In Pizzed-a-Pizza, up to four players shoot their favorite toppings onto a pizza, while shooting the other players’ toppings off the pizza. When the 60-second timer runs out, the game orders a REAL-LIFE pizza in the REAL WORLD with the toppings that are still on the virtual pizza.
I love the idea for this game. It’s definitely the best and most fun game jam idea I’ve ever worked on. The game is not polished at all. The art and sound could use some work. The game mechanic of shooting toppings itself isn’t terribly interesting and should be remade completely. The name of the game is awful. But the fact that the game orders a real pizza fascinates me tremendously.
It is a fun experience - you will often end up with a pizza with gross combinations, like tuna, eggs and meat sauce - but also a powerful feeling, somehow much more magical than VR or AR. It gives the game weight, makes it feel real; because, in a way, it is real. We don’t know what to call the concept (we’ve toyed with Real Virtuality, but it seems to be taken). It did, however, feel like it had a lot of potential*.
VR is all about putting the player and sometimes other items as well inside the game, about immersing yourself in the game. That’s all good and well and exciting and can lead to amazing new experiences that I can’t wait to play and maybe even make. But it can also at the same time feel contained. In VR there is the game, and that is that. The more you forget the world around you, the better.
Because we would all like the Pokémon to actually be real
Augmented Reality games, made a world-wide household phenomenon by Pokémon Go recently, are more inclusive of the real world. Instead of putting only the player inside the game, they put the whole world inside the game. Many (including me!) thinks this is crazy cool as it combines the real world and the virtual, creating new ways of looking at the world and new social opportunities along the way.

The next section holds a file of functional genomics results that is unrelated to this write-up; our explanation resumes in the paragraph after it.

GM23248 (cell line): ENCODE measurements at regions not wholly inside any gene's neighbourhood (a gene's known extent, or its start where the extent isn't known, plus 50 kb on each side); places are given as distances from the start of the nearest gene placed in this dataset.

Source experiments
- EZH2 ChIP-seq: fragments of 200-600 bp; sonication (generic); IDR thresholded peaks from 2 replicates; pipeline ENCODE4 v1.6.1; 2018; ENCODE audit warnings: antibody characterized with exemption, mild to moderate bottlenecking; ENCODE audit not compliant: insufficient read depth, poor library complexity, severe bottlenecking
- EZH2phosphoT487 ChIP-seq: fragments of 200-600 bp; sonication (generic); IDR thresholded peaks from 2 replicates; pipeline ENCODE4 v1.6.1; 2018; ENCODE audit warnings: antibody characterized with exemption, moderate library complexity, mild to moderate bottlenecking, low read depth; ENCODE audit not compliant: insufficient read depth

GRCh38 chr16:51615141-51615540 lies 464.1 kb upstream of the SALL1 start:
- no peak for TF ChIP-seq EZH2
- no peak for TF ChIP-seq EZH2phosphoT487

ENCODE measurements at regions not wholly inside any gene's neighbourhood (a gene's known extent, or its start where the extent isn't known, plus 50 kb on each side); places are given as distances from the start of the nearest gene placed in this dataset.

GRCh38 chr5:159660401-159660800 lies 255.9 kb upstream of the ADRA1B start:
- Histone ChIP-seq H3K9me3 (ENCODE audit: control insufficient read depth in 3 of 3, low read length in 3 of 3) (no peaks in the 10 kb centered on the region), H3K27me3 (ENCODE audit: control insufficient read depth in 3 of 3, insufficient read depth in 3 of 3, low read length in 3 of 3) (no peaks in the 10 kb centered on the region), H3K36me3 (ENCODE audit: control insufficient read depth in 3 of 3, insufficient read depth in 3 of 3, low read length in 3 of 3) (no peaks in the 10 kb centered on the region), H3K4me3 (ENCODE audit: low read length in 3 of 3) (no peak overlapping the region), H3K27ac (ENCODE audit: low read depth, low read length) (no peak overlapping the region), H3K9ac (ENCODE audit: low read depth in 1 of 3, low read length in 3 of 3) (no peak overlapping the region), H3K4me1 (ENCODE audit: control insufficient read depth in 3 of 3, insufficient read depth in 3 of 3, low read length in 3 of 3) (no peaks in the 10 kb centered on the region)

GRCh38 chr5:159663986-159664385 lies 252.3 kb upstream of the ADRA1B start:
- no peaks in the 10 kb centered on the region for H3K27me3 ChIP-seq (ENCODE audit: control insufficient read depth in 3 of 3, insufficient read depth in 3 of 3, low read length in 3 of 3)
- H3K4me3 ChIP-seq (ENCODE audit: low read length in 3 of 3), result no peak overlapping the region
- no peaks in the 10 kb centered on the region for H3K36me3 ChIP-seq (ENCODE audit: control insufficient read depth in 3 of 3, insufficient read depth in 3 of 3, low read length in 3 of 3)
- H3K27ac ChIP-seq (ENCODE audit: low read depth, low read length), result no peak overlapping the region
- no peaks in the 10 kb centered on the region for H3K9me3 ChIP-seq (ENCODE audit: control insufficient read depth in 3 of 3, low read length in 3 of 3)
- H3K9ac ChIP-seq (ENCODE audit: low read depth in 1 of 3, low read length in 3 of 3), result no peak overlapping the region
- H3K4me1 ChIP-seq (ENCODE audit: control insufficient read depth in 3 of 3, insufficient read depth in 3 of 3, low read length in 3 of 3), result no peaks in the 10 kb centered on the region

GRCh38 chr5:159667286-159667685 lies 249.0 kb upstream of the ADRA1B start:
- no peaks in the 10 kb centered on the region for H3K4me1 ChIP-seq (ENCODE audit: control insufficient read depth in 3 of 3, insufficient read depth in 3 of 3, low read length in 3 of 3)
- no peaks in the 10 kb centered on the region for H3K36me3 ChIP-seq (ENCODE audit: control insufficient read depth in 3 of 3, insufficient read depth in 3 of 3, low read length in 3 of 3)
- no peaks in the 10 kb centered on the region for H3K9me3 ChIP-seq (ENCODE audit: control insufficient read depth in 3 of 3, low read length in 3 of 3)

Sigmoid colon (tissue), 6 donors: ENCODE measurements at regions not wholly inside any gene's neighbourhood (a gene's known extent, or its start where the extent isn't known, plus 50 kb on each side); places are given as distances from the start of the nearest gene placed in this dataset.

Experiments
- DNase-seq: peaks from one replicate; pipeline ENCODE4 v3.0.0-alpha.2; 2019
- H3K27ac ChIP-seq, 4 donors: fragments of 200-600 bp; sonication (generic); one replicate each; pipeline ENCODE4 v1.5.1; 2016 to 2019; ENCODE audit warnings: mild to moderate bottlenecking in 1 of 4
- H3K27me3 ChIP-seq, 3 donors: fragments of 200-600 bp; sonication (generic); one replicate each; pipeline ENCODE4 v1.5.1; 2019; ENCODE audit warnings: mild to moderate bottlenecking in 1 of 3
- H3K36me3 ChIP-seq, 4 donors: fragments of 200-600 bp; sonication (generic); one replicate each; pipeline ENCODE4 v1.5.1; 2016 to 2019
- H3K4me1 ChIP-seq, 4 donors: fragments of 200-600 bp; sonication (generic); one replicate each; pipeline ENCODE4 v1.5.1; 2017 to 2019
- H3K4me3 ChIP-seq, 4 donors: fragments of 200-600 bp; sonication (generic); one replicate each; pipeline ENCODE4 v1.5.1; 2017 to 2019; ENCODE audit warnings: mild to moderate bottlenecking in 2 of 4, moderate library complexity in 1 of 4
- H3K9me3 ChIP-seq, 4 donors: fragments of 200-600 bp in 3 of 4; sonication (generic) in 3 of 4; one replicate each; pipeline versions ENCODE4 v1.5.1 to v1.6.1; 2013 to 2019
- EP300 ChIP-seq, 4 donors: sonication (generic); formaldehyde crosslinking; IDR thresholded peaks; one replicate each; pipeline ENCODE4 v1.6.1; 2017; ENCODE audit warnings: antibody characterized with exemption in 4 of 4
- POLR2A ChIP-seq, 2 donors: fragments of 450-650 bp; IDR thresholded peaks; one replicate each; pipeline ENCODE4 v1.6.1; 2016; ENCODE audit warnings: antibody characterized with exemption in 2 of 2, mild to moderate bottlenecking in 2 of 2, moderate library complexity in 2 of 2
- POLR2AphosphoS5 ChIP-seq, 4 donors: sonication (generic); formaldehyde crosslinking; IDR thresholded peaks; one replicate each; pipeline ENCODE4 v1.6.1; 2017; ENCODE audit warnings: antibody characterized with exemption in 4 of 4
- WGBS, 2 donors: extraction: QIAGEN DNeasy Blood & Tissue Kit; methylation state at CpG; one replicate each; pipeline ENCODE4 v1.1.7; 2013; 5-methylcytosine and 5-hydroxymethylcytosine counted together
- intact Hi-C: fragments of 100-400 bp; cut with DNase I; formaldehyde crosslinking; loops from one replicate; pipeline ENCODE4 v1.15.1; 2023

However, the experiences current AR games are creating feel similar to VR - they are forgetting to use what is in the world already. They are focusing too much on the game and not enough on the reality around it. I think they could be creating a more direct and meaningful link between the game world and our world.
With our silly pizza game, I’ve had a small taste of how to create this link. Not by putting the player inside the game. Not by putting the game on top of the real world. But taking things from the game and putting them into the real world. The pizza was made in a purely virtual way, but became completely real. The game was no longer restrained to the game, it got out, it joined us in our reality.
The act of playing the quite simple topping-shooting game became infinitely more intense, when you knew you would have to buy and eat the resulting pizza. At the same time, the act of ordering a pizza got a lot more entertaining.
Geocaching is real
I think it’s the same joy of a game turning real that makes Geocaching so appealing to me. Geocaching is in a lot of ways quite similar to Pokémon Go, but the big (BIG) difference is that you actually find real-world items in the end. All the experiences I’ve had from Geocaching have for this single reason been deeper than the ones I’ve had from finding virtual Pokémon.
It seems there are still many unexplored ways in which games and the real world can interact, some of which might be even more interesting than VR and the AR we have right now. It probably won’t be in the form of pizza-ordering jam games but hopefully in a million other ways. I hope people will experiment more with this and find more ways games can make the real world even more exciting - and vice versa.
Pizzed-a-Pizza was made in 48 hours for Nordic Game Jam 2016 with friends from my school, Vallekilde Højskole: Mikkel Ravnholt (programming the actual real-life pizza-ordering, essentially by making a bot that could order pizzas through websites based on specific criterias - we had to find a pizzeria that didn’t use captcha!), Sigurd Bengtson (music), Emil Ekström (art), Frederik Goth (art) and Martin Lund Lauritsen (art). I programmed the game itself in Unity.